Inhibitory effect of epigallocatechin gallate (EGCG), resveratrol, and curcumin on proliferation of human retinal pigment epithelial cells in vitro.
Curr Eye Res. 2010 Nov;35(11):1021-33. PMID: 20958191
Department of Ophthalmology, University of Bonn Medical Center, Bonn, Germany.
PURPOSE: To investigate potential inhibitory effects of three polyphenolic agents, epigallocatechin gallate (EGCG; from green tea), resveratrol (from red wine), and curcumin (from turmeric), on the proliferation of human retinal pigment epithelial (RPE) cells and to elucidate unwanted effects.
METHODS: ARPE19 cells and primary human RPE cells were cultured in the presence of various concentrations of EGCG, resveratrol, or curcumin, and compared with controls. The number of viable cells was determined after 24, 48, and 72 hr by flow cytometrical enumeration. Furthermore, cell division was measured by dye dilution assay using carboxyfluorescein succinimidyl ester (CFSE), cell death by Hoechst 33258 staining, and apoptosis by staining for active caspase 3/7 and 8.
RESULTS: The three drugs inhibited the increase of RPE cell numbers at all time points, with resveratrol being the most efficient and curcumin being the least efficient. EGCG inhibited cell proliferation with intermediate efficiency, and showed little induction of cell death. Resveratrol almost completely suppressed cell proliferation, and induced RPE cell necrosis and caspase 3/7- and caspase 8-dependent apoptosis. Curcumin inhibited RPE cell increase exclusively by inducing caspase 3/7-dependent but caspase 8-independent cell death and necrosis.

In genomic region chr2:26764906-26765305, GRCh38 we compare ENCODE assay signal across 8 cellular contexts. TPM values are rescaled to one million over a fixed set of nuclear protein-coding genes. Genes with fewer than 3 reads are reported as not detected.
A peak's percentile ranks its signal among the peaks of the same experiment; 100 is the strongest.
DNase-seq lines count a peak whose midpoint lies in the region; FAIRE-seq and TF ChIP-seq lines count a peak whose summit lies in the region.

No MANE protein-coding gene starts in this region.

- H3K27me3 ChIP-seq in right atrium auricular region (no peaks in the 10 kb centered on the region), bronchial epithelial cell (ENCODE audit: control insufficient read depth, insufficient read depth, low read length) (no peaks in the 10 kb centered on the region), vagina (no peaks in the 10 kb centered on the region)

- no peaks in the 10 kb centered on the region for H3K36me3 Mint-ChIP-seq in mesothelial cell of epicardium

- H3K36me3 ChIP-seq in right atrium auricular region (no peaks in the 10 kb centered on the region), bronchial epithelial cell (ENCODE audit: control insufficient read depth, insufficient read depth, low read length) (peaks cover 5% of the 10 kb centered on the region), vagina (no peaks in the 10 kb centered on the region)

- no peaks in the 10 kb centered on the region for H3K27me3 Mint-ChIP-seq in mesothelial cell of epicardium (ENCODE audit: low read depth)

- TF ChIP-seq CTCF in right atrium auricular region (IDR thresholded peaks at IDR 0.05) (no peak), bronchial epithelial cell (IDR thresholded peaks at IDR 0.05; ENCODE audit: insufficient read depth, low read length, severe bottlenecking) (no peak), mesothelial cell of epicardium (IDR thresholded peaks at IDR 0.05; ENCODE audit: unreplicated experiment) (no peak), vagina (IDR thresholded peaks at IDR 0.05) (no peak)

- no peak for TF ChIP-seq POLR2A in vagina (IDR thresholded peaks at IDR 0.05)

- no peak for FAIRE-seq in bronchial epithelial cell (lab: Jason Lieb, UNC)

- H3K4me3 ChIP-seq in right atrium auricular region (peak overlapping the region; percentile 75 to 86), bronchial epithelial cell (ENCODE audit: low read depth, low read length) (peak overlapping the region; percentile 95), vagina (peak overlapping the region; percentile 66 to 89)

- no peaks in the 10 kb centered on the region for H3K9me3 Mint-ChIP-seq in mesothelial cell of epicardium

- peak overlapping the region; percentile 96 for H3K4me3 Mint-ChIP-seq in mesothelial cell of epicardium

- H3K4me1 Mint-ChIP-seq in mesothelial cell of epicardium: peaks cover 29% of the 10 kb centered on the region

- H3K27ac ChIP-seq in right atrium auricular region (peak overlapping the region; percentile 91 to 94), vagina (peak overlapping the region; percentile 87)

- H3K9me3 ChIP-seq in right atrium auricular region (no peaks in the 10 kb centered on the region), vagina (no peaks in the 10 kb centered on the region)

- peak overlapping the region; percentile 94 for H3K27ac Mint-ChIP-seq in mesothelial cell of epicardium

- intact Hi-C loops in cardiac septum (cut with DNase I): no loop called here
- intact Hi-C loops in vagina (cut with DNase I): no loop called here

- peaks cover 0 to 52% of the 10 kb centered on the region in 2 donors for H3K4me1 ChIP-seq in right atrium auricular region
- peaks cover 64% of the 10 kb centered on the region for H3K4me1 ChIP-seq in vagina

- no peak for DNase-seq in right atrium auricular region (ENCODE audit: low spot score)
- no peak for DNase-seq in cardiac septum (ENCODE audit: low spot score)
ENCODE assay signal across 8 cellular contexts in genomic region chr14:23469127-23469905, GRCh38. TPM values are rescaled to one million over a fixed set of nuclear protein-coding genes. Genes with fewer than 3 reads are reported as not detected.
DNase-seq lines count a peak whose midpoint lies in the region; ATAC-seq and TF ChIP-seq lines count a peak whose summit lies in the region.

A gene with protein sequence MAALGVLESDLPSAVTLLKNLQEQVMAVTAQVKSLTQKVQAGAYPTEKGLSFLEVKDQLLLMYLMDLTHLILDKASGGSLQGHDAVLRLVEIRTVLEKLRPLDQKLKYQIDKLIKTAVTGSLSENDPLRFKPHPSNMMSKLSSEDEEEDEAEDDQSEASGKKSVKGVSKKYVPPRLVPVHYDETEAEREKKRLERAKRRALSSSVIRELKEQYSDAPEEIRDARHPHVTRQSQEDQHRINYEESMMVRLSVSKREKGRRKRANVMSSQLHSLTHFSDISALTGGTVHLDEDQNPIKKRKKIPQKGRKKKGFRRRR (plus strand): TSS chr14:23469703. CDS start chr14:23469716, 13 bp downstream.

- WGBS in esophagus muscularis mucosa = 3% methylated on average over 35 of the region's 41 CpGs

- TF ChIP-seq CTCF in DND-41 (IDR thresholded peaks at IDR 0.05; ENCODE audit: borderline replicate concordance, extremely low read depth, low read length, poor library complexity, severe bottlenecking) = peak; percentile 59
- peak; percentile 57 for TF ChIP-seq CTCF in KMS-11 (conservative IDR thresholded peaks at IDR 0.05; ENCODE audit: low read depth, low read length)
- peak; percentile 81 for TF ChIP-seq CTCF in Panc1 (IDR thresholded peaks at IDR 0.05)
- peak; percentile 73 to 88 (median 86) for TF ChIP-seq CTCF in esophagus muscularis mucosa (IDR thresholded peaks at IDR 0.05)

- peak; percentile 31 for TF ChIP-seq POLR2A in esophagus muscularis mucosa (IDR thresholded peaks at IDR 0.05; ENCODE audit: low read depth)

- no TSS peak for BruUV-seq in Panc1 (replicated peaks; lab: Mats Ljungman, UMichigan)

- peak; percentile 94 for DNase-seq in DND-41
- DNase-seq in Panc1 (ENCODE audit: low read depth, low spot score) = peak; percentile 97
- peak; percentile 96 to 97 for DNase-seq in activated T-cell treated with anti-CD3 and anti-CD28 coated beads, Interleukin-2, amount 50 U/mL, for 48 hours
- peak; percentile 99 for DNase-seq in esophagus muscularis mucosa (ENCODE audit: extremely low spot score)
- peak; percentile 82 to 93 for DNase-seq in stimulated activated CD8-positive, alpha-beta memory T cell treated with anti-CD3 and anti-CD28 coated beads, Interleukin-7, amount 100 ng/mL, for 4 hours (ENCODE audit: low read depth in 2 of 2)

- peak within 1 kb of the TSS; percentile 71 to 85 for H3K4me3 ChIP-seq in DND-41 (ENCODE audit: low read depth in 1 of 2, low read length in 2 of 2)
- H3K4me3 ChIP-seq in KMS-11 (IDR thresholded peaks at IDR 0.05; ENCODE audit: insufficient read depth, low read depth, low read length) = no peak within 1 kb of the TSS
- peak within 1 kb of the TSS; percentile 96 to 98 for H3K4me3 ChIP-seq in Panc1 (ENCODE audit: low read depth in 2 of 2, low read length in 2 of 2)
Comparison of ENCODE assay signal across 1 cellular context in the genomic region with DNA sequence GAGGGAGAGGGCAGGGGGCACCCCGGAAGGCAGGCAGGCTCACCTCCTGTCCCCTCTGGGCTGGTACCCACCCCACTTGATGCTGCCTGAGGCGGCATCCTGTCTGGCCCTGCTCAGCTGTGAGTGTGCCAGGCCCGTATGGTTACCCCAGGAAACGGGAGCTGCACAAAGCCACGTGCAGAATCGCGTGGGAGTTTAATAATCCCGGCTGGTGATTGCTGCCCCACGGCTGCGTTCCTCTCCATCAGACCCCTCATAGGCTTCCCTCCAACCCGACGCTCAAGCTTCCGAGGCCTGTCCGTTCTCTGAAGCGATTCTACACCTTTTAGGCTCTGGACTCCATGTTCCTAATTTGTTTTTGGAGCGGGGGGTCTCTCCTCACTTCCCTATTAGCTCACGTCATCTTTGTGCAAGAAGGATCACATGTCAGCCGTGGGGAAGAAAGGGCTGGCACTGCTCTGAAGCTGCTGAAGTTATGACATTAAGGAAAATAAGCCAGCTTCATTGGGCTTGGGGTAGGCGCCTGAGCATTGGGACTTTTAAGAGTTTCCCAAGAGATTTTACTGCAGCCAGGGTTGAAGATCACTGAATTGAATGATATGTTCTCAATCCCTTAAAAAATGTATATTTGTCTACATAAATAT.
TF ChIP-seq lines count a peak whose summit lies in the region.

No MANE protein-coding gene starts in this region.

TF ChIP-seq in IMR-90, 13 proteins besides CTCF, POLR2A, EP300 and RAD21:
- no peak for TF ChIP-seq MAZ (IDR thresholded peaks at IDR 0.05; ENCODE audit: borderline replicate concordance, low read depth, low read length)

CONCLUSIONS: All three polyphenols tested reduced the absolute number of cells, but had different effects on cell proliferation, apoptosis, and necrosis. Resveratrol was most potent and EGCG induced the least cell death. These polyphenols may aid treatment of proliferative vitreoretinopathy (PVR).